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Alpha

Found 2 results

  1. Hi Everyone, If you did gather all the info on this game you may have notice 3 things: - JC said (approximately) : "would be cool to have a lua script which make your ship doing an automatic front to back (180° turn) with one button so you can face a foe behind you" - The game will be first person view. - As everyone know, pvp will be lock then fight depending of characteristic of your ship, I guess he has EvE gameplay in mind. Problem: This 3 "things" belong to very different game design choices, because the first one is "arcade" or "simulation" gameplay, where you need to react fast to face your taget (and aim?) in order to shoot at it correctly. The second, FPS mode, is also arcade gameplay where you have the limitation of the view angle and camera, increasing the difficulty of finding your target compared to a third person. Last is tactical gameplay, where you certainly have to react fast as well, but more important, have to do choices giving a certain situation, you analyze and react, prepare the situation before it comes (design your fit). It is all but arcade mechanics, compare EvE online against Elite Dangerous and you'll get what I have in mind. Well, it is emergent gameplay ! Why not mix ? Well ... because you are manoeuvring your ship in an arcade way, you expect to eventually dodge, do nice things moves and enjoy a dogfight ... while the damage you do and you suffer are actually not dependent of this here... In a more technical way, the game is using position prediction to simulate smooth movement while the position information of player are updated not frequently enough to simulate a dogfight. You may say, it is not the goal of the game, indeed, so why would we even need "arcade" mechanics ? Just put a ship list on the right of your cockpit UI and click on "target" then "orbit at 10km" if you know what I mean. I could also add to this the concept of big ship with plenty of automatic weapons < big ship with plenty of manual weapons controlled by several players, (why would I ever want to sit on cockpit and click on "target" then "fire", then "target, then "fire", etc). I am not shooting at the game right now, I just want to expose my concern about the risk of such a gameplay, it could be very frustrating to have smooth and cool control of your ship but with no relevant impact in a fight. Overall, the mix is dangerous and could lead to unhappy or unpleasant gameplay feeling. And yes I know that there is technical reason underneath, but here we may need an emergent technology to solve this... (Lock then P2P to avoid Server overload, would be like P2P on the fly with your target ? I'm not really a specialist in that specific domain you probably thought of this already) That's an open topic, please throw your thoughts. Aesir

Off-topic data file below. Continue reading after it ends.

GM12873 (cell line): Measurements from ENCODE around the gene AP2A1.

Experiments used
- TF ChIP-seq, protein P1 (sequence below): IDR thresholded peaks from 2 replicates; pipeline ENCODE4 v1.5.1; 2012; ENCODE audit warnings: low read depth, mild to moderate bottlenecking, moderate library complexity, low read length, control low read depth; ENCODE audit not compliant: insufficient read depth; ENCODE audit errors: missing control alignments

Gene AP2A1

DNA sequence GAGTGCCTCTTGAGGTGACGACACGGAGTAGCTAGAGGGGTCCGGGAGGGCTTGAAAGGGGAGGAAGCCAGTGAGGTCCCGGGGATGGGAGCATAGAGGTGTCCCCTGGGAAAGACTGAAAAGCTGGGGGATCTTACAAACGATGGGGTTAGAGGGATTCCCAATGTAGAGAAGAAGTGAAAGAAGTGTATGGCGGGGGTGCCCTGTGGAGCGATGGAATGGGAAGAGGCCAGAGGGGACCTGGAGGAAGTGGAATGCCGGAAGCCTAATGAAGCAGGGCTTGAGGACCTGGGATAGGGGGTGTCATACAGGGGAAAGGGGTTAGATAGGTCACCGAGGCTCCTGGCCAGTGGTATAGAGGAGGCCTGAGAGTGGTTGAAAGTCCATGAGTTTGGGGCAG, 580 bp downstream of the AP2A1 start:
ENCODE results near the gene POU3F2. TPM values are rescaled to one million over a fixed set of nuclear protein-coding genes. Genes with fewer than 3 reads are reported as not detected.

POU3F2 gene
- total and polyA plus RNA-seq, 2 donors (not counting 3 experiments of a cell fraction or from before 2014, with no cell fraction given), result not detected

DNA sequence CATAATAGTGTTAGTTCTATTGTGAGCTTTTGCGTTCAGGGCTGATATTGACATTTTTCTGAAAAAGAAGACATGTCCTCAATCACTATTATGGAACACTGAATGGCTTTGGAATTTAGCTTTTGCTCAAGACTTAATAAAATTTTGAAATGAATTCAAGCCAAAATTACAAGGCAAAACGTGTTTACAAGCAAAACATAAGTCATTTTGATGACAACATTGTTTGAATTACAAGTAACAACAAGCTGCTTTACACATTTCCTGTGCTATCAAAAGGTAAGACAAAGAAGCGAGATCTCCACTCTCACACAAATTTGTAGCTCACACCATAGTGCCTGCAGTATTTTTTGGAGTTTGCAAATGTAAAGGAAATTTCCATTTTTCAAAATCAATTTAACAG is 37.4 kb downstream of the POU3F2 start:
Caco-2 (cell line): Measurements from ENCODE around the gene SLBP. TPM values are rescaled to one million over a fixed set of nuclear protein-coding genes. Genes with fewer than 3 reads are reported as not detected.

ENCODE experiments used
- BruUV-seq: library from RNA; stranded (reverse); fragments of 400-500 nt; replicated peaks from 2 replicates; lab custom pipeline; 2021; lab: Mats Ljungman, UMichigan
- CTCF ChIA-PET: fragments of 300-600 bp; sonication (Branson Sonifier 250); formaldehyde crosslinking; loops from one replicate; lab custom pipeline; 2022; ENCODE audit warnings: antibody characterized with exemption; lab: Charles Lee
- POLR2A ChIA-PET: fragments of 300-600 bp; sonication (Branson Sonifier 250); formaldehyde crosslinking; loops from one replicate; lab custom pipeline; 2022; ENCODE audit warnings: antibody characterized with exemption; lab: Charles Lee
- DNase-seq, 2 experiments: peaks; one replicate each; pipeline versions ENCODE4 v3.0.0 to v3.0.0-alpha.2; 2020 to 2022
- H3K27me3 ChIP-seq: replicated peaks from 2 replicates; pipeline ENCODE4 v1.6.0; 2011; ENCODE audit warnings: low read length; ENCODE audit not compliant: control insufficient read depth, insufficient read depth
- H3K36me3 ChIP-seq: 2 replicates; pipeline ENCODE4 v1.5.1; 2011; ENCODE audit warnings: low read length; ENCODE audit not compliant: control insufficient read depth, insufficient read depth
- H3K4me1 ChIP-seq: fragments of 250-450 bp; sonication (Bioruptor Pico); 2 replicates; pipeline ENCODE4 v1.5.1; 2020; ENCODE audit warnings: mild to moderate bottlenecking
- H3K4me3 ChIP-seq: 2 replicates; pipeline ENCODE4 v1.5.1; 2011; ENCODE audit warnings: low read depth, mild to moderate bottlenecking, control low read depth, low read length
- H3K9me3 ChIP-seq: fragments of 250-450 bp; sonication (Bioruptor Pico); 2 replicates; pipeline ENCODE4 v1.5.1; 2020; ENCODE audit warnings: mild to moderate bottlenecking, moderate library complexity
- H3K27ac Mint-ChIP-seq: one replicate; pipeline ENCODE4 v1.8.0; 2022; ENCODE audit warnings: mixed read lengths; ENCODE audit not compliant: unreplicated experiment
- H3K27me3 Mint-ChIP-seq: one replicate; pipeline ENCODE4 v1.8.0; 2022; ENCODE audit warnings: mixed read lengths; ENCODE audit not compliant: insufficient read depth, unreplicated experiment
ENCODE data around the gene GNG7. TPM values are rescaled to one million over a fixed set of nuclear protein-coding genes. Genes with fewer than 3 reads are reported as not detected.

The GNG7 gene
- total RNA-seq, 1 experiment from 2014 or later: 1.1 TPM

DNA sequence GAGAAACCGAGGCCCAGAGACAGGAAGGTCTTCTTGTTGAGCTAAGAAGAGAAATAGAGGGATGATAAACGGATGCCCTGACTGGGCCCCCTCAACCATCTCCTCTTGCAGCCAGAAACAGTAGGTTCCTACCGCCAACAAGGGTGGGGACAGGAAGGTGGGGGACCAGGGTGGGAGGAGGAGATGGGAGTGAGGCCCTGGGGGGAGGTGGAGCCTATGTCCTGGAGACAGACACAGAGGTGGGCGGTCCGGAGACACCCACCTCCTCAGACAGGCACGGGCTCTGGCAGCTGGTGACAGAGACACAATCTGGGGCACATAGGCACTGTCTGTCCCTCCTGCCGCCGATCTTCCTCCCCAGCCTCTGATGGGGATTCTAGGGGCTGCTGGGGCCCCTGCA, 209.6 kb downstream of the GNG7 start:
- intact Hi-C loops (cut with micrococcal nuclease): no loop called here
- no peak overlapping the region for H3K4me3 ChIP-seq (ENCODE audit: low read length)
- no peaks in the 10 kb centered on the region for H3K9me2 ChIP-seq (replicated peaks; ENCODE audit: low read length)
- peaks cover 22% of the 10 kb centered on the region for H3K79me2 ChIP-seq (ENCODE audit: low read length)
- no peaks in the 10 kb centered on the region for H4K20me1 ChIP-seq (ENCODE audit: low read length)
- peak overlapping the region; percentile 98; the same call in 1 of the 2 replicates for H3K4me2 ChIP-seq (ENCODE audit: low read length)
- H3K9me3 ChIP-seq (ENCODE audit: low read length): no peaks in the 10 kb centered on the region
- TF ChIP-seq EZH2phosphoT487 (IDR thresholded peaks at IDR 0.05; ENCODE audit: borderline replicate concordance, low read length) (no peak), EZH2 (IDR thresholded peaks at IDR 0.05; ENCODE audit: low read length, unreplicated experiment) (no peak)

2. Balancing for different player types. In spirit of "balanced pvp destruction system" https://board.dualthegame.com/index.php?/topic/835-balanced-pvp-destruction-system/page-5#entry9398 Important: parts 1 - 3 is purely theoretical game design nonsense. 4 is game mechanics thoughts. 5 is whole thing conceptually summed up First, some important notes: 1) Very little reasoning of 'why?' will be given. Generally, "all successful mmos do this" will applicable, and they have their reasons. Most of those reasons also apply to DU. NOTE: or so I wrote initially... in practice it turned out to be a 'why?' behind my previous posts. Oops... 2) The ultimate goal of this nonsense is "Maximize player count while maintaining intended creative direction." With this out of the way, lets get started. Part 1: abstract nonsense (2) means players of vastly different type and behaviors are target audience. Each of their very different experiences must be built to be enjoyable and complete. Many gameplay systems involve having "negative outcome" for some of the participants. Possibility of failure is natural part of 'game' concept, and is usual way of how sustained 'excitement' is achieved. With that said, there are many things to be aware of: 1) Actual negative outcome generates negative feeling in player. While impact of abstract 'you lose' is very small, actual loss of time causes big frustration. 2) Excitement generated by negative outcome comes solely from 'possibility' of it, this means: -negative outcome must not guaranteed. -it is beneficial if player is involved in the process, and outcome is determined by his actions. -well designed feedback loop is desired in such case. Self-improvement is one of the ways long-term engagement is maintained. 3) Highest excitement doesn't equal best experience. Exciting gameplay should be balanced with relaxing gameplay. Another note, this balance is different for different players. . . Part 2: different player types. Obvious conflicting player archetypes: PvE <-> PvP Group <-> Solo New <-> Experienced* ... These archetypes do not describe game-mechanics, but player outlook. Same mechanic can be experienced and will be different to different archetypes. Those archetypes are not binary, players often enjoy mix of outlooks. Again, balance varies by person. PvE outlooks are mostly interested in game-world interaction. This in different proportions involves interest in: -exploration of game world (which may come in many forms, sometimes unexpected, like politics) -creativity (again, many forms) -amassing in-game possessions PvP outlook on the other hand finds npc game-world boring, and gets most enjoyment of challenging other people. It may come in many forms, and players can make pretty much anything competitive. -most common PvP activity is player-vs-player battles, in which both sides risk losing in-game possessions - is one of the players was not willing participant, his previous gameplay is interrupted(bad), and in case of loss that gameplay cannot be resumed (very bad). -above does not apply if danger and risk are important part of the gameplay experience. Such experience is not desirable for many (arguably most) players, but it does open new possibilities. -PvP outlook is not interested in earning assets PvE way, and PvP itself is asset sink. Group outlook enjoys communicating, and by extension cooperating with other players during gameplay. Solo outlook on the other hand does not enjoy mixing player-communication with gameplay, or more commonly people who want to experience game through their own strength and knowledge. *While not a personality trait, player skill largely remains more or less constant during play session, and has arguably the most impact. That's why it should also be designed around. Part 3: Archetype balance. What was said above together with common sense (Ha! more like me not wanting to explain myself) translates into: -PvE players should be able to engage in desired PvE gameplay with minimal PvP risk. This should be true for any player skill level and group preference -PvE players may instead choose different, risky option that has bigger in-game reward. This should be true for both solo and group players -most of in-game possessions of PvE players should be protected, and have reasonable progression. Independent of player skill level and group preference -some in-game possessions should be contestable, and also give reasonable benefit. Both solo and group players should have contestable possessions. Player skill should greatly determine safety. -PvP players should have expected PvP activity points, where there is constant PvP action. This applies to both groups and solos of all skill levels. -PvP players should have a way to earn valuables via PvP activity. This should apply to both groups and solo, but is dependent of skill, as all such valuables come from other players. -It is desirable that most of those points come from flexible and not binary system, in order to suit most players. -Losing possessions without owner's involvement and chance to defend is pure negative -Group play should reward reasonable material benefits. It is because of inefficency that comes with groups, as well as extra effort, time and risk required to set it up Applying those arguably universal (in MMO sense) points to Dual Universe creative design, that's what I came up with: Part 4: Actually sensible stuff I - Safe zones must exist and be readily available, where: Assets in liquid form (materials) should be mostly untouchable. Small ships should be mostly untouchable online, and fully untouchable during normal offline period. Players can build small structures and ships in relative safety without hiding. Big assets should be touchable when offline to keep universe coherency. Defenders should also be given enough time to respond, so that confrontation is actual PvP. Delayed systems similar to EvE reinforce timers or vulnerability windows are proposed. Safe zone should make it more lax All those things should also apply to new and solo players. With all that said, I propose a system be put in place that generates safe zones based on player activity and gives benefits to all players inside(dynamic anonymous player cities, if you will), and also the one that pushes organised territory owners to extend benefits to anonymous players. Very rough ideas: https://board.dualthegame.com/index.php?/topic/835-balanced-pvp-destruction-system/page-5#entry9515 II - PvE activity should cover whole spectrum from safe to risky. example: mining -safest place to mine is within core systems, but benefit is also smallest there. These system require minimum investment, and danger is absolute minimal. -secondly, there are many many random uninhabited systems nearby, that scans say are not really rich. Going there should cost non-trivial amount of fuel, as well as risking the ship. In order to catch you, pirates must either track you there, or must have had scanning satellites there themselves. On the other hand, you can also notice their approach and pre-emptively escape. This should be contest of player skill, with no way one side is guaranteed victory. If you escape, both sides lose because of fuel. Those systems should be numerous enough that player attacks are really unlikely. On the other hand, losing a ship is also non-trivial matter. Average long term will depend on player skill in those rare instances. -thirdly, there is establishing outpost in random system. You can base from there, as well as do basic refining, which will greatly increase profit. On the other hand, this is great investment of time and money, as well as presents bigger risk someone will stumble upon it. -then, there are really rich systems in local cluster, that everyone wants to mine. They are few and rich, and also default area for pirates, organised mining groups, really skillful solos, and player organisations. Those system provide a lot bigger profit, but also guarantee a high risk. -and lastly, there are universe wide honeypots. Recently discovered regions of great economical importance. They hold previously scarce materials in great quantities. Because of them, price now and half a year from or before now will differ greatly. All biggest political players want and fight for them, with numerous smaller entities also in the chaos. True gold rush, with insane risk and payoffs NOTE: this built solely upon 3 things: number of systems, their payoff, and investment amount. All those things could be very finely balanced and tweaked with actual testing. NOTE: this is based upon travel model https://board.dualthegame.com/index.php?/topic/933-am-i-alone-in-thinking-that-stargate-probes-are-a-bad-idea/page-5#entry9459 III - PvP activity should be varied, engaging, and challenging. Pure "I win" mechanics benefit none in the long run. Just in the above example, hunters have variety of possibilities: pure combat and ambushes of local riches; tracking and stealth of no-name miners, with possibility of siege; high excitement rush of honeypots. Plus mercenary work to counter all of it Group combat has all of it and beyond, with assaulting and defending territory and static assets getting bigger role. Important part is, in every situation, outcome is dependent on skill of both hunter and prey. Even numbers are not "I win", in most of those, detection plays a key rule, so bringing bigger force is automatically detriment to the attacker. On the other hand, it is also not guaranteed win for defender. Stealth is their biggest asset, and a single enemy is enough to ruin it. Sure, hunters get delayed, and miners have a second chance to notice a second approach, but solo pirate still benefits of selling convoy's location. Part 5: Closure & TLDR In short, what I call for is segregation of player base based on preferences. Players should be given an option of playing safe or risky. Players should be given an option of playing smart or easy. Risky or less profitable. Solo or group. PvE or PvP. And in every case gameplay should accommodate them. Building should be a right, not a privilege. As should be attacking structures. Solos should be protected from group abuse. Groups should be protected from solo trolling. The gamedesign grail lies not in making a single person dream game, but making a dream game of every player. P.S. Version 1.01 - added important note because I wasn't clear